Keeping your cool can be hard to do when the market goes on one of its periodic roller-coaster rides. Here are 11 ways to help keep yourself from making hasty decisions that could have a long-term impact on your ability to achieve your financial goals.
1. Have a game plan
Having predetermined guidelines that recognize the potential for turbulent times can help prevent emotion from dictating your decisions. For example, you might take a core-and-satellite approach, combining the use of buy-and-hold principles for the bulk of your portfolio with tactical investing based on a shorter-term market outlook. You also can use diversification to try to offset the risks of certain holdings with those of others. Diversification may not ensure a profit or guarantee against a loss, but it can help you understand and balance your risk in advance. And if you’re an active investor, a trading discipline can help you stick to a long-term strategy.
2. Know what you own and why you own it
When the market goes off the tracks, knowing why you originally made a specific investment can help you evaluate whether your reasons still hold, regardless of what the overall market is doing.
3. Remember that everything is relative
Most of the variance in the returns of different portfolios can generally be attributed to their asset allocations. If you’ve got a well-diversified portfolio that includes multiple asset classes, it could be useful to compare its overall performance to relevant benchmarks. If you find that your investments are performing in line with those benchmarks, that realization might help you feel better about your overall strategy.
4. Tell yourself that this too shall pass
The financial markets are historically cyclical. Even if you’re considering changes, a volatile market can be an inopportune time to turn your portfolio inside out. A well-thought-out asset allocation is still the basis of good investment planning.
5. Be willing to learn from your mistakes
Anyone can look good during bull markets; smart investors are produced by the inevitable rough patches. If an earlier choice now seems rash, sometimes the best strategy is to take a tax loss, learn from the experience, and apply the lesson to future decisions. Expert help can prepare you and your portfolio to both weather and take advantage of the market’s ups and downs.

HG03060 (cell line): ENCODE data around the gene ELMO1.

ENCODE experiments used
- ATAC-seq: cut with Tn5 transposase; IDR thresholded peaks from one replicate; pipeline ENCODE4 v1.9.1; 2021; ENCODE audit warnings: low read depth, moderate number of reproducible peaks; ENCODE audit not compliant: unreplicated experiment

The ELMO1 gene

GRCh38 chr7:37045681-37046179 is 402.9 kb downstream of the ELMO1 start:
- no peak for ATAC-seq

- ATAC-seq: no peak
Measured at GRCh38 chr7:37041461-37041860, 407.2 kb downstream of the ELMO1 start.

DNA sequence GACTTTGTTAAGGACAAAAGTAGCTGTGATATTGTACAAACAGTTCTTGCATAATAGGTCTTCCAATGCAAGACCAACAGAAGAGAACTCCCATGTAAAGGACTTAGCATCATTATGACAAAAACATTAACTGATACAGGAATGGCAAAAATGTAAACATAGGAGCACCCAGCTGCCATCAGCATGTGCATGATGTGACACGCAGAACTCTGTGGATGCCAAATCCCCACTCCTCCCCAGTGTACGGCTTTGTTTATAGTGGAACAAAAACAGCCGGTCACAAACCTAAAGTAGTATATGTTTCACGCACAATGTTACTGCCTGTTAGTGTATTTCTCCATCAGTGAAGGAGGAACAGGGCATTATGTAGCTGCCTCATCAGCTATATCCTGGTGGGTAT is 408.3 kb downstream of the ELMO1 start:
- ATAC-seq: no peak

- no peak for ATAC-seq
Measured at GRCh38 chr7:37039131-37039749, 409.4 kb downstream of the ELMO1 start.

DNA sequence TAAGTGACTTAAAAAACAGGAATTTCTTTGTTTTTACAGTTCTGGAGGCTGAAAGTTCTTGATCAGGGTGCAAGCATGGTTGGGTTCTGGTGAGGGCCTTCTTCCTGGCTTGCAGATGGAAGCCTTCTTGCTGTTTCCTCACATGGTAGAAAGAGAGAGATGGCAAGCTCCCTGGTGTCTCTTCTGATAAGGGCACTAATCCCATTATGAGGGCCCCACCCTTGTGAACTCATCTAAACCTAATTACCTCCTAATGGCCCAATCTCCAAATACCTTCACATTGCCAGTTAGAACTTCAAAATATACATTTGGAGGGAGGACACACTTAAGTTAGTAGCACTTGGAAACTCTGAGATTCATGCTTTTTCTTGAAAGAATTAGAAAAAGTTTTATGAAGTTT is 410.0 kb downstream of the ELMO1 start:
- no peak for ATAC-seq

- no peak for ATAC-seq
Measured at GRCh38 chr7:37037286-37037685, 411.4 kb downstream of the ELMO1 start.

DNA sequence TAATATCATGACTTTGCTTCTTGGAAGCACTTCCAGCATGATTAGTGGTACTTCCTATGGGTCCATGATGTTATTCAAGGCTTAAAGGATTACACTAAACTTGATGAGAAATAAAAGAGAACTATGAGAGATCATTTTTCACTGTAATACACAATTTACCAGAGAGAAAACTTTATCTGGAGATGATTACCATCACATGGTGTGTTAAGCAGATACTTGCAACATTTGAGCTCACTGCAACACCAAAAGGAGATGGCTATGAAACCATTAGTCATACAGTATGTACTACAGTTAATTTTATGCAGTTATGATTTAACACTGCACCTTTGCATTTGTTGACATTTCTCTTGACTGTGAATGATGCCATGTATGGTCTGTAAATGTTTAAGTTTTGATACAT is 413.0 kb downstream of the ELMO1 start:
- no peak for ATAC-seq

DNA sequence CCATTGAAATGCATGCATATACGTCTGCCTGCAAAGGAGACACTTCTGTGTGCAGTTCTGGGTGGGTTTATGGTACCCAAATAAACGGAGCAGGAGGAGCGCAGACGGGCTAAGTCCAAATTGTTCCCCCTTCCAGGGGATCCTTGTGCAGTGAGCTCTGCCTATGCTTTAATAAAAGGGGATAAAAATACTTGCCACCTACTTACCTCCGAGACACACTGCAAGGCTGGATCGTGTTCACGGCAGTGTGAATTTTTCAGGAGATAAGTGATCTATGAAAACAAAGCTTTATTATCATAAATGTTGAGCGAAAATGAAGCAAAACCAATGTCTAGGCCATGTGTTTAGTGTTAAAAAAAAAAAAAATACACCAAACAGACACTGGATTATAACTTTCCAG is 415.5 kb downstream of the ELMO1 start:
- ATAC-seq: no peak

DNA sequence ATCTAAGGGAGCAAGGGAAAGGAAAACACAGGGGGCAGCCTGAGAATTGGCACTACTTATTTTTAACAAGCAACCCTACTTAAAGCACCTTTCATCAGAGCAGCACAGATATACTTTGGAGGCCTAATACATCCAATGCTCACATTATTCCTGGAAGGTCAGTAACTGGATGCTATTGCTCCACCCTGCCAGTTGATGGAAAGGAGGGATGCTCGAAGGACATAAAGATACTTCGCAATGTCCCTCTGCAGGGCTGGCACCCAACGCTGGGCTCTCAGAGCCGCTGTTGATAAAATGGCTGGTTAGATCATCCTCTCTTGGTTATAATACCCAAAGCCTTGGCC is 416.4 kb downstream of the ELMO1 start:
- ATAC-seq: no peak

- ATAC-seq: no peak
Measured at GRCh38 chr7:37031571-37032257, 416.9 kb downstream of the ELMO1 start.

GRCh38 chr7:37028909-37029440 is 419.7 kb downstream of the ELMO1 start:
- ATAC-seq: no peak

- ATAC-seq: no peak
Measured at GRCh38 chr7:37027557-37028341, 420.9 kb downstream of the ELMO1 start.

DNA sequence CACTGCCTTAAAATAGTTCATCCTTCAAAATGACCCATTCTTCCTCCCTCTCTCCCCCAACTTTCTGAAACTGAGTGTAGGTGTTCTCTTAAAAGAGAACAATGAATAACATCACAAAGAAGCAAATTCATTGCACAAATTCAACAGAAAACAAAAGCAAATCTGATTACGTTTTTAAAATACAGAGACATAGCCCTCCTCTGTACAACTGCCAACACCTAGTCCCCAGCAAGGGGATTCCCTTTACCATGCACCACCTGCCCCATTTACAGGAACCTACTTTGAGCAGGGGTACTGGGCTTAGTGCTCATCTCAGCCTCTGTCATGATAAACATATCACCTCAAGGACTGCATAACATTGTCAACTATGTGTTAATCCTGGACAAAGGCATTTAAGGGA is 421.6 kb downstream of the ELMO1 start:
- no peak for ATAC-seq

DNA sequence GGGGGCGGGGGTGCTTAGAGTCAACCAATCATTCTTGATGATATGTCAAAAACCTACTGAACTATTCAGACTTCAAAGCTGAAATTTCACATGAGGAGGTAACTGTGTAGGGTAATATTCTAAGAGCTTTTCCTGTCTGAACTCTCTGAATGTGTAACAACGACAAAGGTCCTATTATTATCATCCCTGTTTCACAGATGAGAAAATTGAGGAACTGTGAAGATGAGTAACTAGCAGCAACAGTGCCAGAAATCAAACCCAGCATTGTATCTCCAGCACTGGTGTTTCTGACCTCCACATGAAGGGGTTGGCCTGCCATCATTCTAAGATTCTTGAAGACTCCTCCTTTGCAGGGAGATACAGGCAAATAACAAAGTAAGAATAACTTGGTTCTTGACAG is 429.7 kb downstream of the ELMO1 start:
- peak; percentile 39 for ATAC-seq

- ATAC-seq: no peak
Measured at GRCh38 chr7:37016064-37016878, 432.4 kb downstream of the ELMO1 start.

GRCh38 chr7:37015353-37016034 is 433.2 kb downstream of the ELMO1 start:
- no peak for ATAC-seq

6. Consider playing defense
During volatile periods in the stock market, many investors reexamine their allocation to such defensive sectors as consumer staples or utilities.
7. Stay on course by continuing to save
Even if the value of your holdings fluctuates, regularly adding to an account designed for a long-term goal may cushion the emotional impact of market swings. If losses are offset even in part by new savings, your bottom-line number might not be quite so discouraging.
8. Use cash to help manage your mind-set
Cash can be the financial equivalent of taking deep breaths to relax. It can enhance your ability to make thoughtful decisions instead of impulsive ones. Having a cash cushion coupled with a disciplined investing strategy can change your perspective on market volatility.
9. Remember your road map
Solid asset allocation is the basis of sound investing. One of the reasons a diversified portfolio is so important is that strong performance of some investments may help offset poor performance by others. Make sure your asset allocation is appropriate before making drastic changes.
10. Look in the rear-view mirror
If you’re investing long term, sometimes it helps to take a look back and see how far you’ve come. If your portfolio is down this year, it can be easy to forget any progress you may already have made over the years. With stocks, it’s important to remember that having an investing strategy is only half the battle; the other half is being able to stick to it.
11. Take it easy
If you feel you need to make changes in your portfolio, there are ways to do so short of a total makeover. You could test the waters by redirecting a small percentage of one asset class to another. You could put any new money into investments you feel are well-positioned for the future, but leave the rest as is. You could set a stop-loss order to prevent an investment from falling below a certain level, or have an informal threshold below which you will not allow an investment to fall before selling. Taking gradual steps is one way to spread your risk over time, as well as over a variety of asset classes.
This article was written by Broadridge, an independent third party, and provided to you by Hall Sumner, Vice President, Investments at TLS Wealth Management of Raymond James. Hall Sumner is a Financial Advisor with Raymond James & Associates, Inc., Member New York Stock Exchange/SIPC located at 2015 Boundary Street, Suite 220, Beaufort SC 29902. He can be contacted at 843-379-6100 or email@example.com or visit our website at: www.tlswealthmanagement.com.
This information was developed by Broadridge, an independent third party. It is general in nature, is not a complete statement of all information necessary for making an investment decision, and is not a recommendation or a solicitation to buy or sell any security. Investments and strategies mentioned may not be suitable for all investors. Past performance may not be indicative of future results. Raymond James & Associates, Inc. member New York Stock Exchange/SIPC does not provide advice on tax, legal or mortgage issues. These matters should be discussed with an appropriate professional.